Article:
Funny you should mention this. I have been thinking about doing a post regarding the messages we give ourselves.

I've definitely had those internal dialogs. I've fought to capture them and make them positive. Saying I 'choose' not to have cake because I 'choose' health. It is hard. Now, I'm thinking I should tell myself things like "I am a good person, regardless of what I eat." I haven't quite got that part sorted out. I'm still contemplating.

I am so glad you are back!!!!

Darcy Winters said...

This is what I was trying to tell someone a couple of days ago. When I'm in "diet mode" all I think about is food. I stay hungry all the time and all I am thinking about is my next meal. When I'm not in that mode, I can make rational decisions (most of the time) and don't obsess so much. Unfortunately, at the moment, I'm kind of in the middle so really struggling. Glad to know there is someone else who has "been there - done that."

Anonymous said...

Back in 2010, when I was losing weight steadily, I talked about the whole inner voice/food obsession dynamic in a post. My complaint was that I was not food obsessed at all until I started that diet. My regular "voice" was as you describe yours is now. I never fit the binge disorder or food obsession mold that many WL bloggers described...until the diet, that is. I understand exactly what you're describing here, and have been thinking about it lately as I approach the annual New Year's WL extravaganza. I don't want to repeat that whole mental storm.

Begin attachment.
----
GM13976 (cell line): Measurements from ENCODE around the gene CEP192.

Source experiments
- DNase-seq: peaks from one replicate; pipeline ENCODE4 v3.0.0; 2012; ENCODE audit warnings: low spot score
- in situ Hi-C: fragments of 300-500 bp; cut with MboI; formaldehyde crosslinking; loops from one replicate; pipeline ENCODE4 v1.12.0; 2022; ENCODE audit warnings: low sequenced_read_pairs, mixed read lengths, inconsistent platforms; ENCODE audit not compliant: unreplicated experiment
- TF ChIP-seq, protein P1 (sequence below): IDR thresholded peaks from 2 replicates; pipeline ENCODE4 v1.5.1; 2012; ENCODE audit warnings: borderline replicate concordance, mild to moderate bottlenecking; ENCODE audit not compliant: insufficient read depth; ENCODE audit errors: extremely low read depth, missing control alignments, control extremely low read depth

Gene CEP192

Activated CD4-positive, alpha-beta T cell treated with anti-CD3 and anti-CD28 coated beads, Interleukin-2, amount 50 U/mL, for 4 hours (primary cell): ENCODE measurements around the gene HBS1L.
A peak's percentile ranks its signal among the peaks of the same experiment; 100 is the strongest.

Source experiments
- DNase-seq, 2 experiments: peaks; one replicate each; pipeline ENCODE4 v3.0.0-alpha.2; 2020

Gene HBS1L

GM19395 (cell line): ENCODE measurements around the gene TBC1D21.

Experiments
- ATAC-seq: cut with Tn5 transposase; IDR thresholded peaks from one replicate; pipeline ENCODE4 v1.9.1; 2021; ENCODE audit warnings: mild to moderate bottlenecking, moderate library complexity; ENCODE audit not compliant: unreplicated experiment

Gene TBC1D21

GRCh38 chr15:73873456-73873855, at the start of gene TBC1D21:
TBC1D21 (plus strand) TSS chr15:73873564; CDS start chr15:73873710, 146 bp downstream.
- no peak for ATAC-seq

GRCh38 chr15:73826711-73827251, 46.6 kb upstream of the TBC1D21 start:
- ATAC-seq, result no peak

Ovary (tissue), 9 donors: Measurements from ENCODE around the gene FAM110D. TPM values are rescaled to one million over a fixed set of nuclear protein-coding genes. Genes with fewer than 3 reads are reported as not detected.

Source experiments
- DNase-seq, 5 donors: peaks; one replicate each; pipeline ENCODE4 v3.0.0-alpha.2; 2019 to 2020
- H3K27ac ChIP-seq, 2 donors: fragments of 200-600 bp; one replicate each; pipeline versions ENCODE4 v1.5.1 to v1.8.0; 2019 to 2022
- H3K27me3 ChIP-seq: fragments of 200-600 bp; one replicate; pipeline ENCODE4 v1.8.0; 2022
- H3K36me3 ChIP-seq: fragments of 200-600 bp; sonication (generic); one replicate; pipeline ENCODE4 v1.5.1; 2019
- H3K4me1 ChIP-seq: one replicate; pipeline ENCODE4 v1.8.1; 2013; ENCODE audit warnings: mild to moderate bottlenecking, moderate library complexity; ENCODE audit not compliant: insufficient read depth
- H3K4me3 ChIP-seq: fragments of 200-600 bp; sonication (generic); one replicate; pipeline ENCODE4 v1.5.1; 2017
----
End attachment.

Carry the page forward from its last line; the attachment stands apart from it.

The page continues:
When I wrote my "Now all I think about is food" post, I received a comment from an alcoholic who had been in recovery for many years. She told me that she had the same reaction as I did when she first quit drinking. She, too, said that she didn't obsess about booze until she decided to quit drinking.